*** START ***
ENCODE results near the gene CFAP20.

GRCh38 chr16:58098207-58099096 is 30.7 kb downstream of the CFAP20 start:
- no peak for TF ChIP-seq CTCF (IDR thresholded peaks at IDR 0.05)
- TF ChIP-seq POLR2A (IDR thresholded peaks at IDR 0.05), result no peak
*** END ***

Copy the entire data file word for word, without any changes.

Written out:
ENCODE results near the gene CFAP20.

GRCh38 chr16:58098207-58099096 is 30.7 kb downstream of the CFAP20 start:
- no peak for TF ChIP-seq CTCF (IDR thresholded peaks at IDR 0.05)
- TF ChIP-seq POLR2A (IDR thresholded peaks at IDR 0.05), result no peak